Notes on Christopher Sarlo's Undertstanding Canadian Business

Notes on Christopher Sarlo's Undertstanding Canadian Business

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Notes on Sept. 13 th Reading – Understanding Canadian Business - No two organizations, institutions, or businesses are identical (all are unique in the way they make decisions). - Some of these influences are external to the firm, such as the cost of borrowing money, the state of the economy, the relevant government regulations, the level and intensity of competition, the changing pattern of consumer demand, social values, international considerations, and even the weather. These and other similar factors are part of the external business environment. - The quality of the firm's decisions will, in large part, depend on its knowledge of the environment in which it functions. - However, the environment is constantly changing. Especially today when we are living in a dynamic world that is in a constant state of change. This has made decision making more difficult, but it is also an exciting challenge. External influences on business firms can be grouped into six major categories: 1. economic; 2. political; 3. social; 4. technological; 5. geophysical; and 6. international. - Canada has a mixed economic system. This means that while many commodities are produced privately and for profit, a significant number of goods and services (such as health care, education, police protection, national defence, the justice system, the welfare system, and a variety of pensions) are produced by some level of government where profits are not the motivating force. - In addition, the free market or free enterprise system is constrained to some extent by government policies and regulations. - Early governments realized that Canada had access to vast numbers of natural resources but had few people to take advantage of them. They offered good deals to outsiders of the country and there was a huge immigration towards Canada. Between 1900-1930 Canada’s population double to 10 million people. However, there was the Great Depression in the 1930s which included record business bankruptcies, high unemployment (20% higher than usual), and a general sense of pessimism. At the time there were no government social programs to assist people; thus they relied on each other. - Environmentalism has become solidly ingrained as a societal ethic; business firms cannot ignore it even if they want to. Enterprises that knowingly damage the environment (and our health with it) are now regarded as social pariahs. Being "green" is good for business.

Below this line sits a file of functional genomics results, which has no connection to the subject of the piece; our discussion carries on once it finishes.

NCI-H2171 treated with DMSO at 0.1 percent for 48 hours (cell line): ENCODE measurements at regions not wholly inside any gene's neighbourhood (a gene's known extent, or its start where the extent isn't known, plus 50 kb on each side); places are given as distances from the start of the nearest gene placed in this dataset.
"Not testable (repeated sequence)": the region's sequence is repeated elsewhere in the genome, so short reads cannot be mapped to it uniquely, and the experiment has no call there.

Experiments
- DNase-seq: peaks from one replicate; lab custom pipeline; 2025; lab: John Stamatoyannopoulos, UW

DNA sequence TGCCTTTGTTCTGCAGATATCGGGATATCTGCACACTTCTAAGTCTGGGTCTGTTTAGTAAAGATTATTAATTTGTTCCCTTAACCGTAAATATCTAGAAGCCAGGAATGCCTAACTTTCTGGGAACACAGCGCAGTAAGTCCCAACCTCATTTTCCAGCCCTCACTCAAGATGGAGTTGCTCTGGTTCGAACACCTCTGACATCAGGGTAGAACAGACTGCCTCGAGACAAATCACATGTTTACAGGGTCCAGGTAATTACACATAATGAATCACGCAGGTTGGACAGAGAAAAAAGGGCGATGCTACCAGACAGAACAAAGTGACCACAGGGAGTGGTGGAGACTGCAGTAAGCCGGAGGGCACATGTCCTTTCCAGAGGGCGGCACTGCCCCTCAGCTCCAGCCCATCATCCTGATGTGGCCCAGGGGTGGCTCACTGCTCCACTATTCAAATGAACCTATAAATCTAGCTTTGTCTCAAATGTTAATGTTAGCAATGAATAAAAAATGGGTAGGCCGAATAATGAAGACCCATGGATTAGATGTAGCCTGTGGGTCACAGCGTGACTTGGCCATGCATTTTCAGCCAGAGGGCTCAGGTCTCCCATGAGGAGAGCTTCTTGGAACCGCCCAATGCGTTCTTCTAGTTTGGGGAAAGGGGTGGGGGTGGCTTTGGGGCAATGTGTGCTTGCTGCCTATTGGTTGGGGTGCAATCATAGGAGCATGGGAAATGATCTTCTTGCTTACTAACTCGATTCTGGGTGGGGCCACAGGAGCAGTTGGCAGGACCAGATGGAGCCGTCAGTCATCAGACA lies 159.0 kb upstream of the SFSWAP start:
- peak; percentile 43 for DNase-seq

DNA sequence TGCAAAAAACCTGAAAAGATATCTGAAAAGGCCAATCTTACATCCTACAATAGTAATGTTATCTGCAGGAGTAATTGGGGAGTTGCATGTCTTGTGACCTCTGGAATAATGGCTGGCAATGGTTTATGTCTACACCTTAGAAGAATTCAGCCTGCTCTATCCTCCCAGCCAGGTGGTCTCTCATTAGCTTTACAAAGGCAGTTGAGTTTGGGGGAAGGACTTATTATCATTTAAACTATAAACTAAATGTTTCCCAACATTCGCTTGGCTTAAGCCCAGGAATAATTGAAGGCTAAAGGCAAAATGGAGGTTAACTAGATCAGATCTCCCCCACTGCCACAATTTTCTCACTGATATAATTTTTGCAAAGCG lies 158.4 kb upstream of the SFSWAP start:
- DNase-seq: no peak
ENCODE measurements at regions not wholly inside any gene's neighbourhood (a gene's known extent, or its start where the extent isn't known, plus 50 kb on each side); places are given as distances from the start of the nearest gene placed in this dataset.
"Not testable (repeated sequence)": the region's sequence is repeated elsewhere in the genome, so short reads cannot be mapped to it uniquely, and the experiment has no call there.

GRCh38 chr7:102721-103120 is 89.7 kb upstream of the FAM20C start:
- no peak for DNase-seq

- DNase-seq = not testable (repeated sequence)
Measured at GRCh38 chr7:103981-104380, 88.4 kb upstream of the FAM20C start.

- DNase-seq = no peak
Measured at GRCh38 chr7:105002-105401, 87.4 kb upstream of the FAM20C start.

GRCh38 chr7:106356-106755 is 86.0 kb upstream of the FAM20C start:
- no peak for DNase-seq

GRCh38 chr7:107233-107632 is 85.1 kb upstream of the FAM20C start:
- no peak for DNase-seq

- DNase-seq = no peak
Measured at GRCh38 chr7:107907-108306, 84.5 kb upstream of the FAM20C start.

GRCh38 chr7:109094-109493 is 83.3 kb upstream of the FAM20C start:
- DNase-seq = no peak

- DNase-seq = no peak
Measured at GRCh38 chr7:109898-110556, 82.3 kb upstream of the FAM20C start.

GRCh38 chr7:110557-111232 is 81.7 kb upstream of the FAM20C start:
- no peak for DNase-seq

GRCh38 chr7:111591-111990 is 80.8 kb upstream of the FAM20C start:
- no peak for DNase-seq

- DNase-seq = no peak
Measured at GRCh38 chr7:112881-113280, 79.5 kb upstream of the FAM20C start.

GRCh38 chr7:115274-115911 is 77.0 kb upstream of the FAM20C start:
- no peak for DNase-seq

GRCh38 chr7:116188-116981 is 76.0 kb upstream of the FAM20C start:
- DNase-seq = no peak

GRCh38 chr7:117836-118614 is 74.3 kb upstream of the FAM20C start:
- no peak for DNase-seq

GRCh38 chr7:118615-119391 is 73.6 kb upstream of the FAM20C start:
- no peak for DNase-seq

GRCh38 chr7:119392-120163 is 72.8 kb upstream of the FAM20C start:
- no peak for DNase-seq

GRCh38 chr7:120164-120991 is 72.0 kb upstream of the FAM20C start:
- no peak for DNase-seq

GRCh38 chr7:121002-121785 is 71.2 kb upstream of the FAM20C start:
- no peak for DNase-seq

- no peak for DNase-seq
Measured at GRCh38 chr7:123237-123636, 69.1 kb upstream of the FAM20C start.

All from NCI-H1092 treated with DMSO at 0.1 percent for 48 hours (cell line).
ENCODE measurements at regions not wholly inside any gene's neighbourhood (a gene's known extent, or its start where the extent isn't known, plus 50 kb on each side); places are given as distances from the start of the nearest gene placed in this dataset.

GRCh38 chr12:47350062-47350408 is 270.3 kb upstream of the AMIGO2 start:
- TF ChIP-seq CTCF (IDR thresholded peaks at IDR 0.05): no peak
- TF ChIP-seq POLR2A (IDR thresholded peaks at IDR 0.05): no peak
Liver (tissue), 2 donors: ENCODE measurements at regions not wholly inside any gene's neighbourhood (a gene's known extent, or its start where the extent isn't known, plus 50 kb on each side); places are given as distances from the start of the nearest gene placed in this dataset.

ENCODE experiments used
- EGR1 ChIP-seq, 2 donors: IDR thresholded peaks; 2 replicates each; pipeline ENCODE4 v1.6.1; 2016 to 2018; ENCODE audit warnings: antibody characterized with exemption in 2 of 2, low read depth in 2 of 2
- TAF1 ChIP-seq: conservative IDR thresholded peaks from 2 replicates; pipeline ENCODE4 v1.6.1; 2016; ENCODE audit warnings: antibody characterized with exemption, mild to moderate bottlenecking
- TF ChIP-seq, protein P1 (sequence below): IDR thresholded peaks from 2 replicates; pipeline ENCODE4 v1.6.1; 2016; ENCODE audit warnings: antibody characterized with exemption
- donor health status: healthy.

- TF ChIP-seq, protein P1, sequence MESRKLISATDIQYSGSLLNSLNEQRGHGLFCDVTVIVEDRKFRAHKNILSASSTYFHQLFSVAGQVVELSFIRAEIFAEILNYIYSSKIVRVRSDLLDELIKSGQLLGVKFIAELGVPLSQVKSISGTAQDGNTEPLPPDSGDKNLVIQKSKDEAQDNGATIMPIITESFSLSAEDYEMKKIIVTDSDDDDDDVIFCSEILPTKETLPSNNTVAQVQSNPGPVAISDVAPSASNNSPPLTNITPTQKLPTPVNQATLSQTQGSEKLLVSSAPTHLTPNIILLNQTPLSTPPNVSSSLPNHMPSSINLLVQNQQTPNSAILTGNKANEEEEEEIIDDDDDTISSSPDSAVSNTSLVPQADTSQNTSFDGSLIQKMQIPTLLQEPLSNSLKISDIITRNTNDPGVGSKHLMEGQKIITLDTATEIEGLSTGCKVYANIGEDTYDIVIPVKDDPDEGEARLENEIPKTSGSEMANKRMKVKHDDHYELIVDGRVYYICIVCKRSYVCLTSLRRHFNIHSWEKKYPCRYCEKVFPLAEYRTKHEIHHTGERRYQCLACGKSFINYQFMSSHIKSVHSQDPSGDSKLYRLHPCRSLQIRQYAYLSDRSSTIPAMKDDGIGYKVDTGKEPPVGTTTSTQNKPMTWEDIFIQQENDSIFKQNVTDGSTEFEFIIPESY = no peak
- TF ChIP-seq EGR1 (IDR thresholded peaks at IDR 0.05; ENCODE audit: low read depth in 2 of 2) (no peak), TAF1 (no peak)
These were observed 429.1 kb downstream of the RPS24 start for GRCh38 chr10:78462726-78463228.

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- By the mid-1990s, in Ontario alone, waste reduction, pollution abatement, and recycling was a $3 billion industry and was expected to continue to grow rapidly. Add to that such activities as reforestation, chemical-free food production, the creation of more biodegradable products, and research on new, nonpolluting processes. This apparent change in values is helped immeasurably by the demographics. Baby boomers were vitally interested in health and safety. - Air and water pollution do not respect political boundaries. The loss of large forests in
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Notes on Christopher Sarlo's Undertstanding Canadian Business

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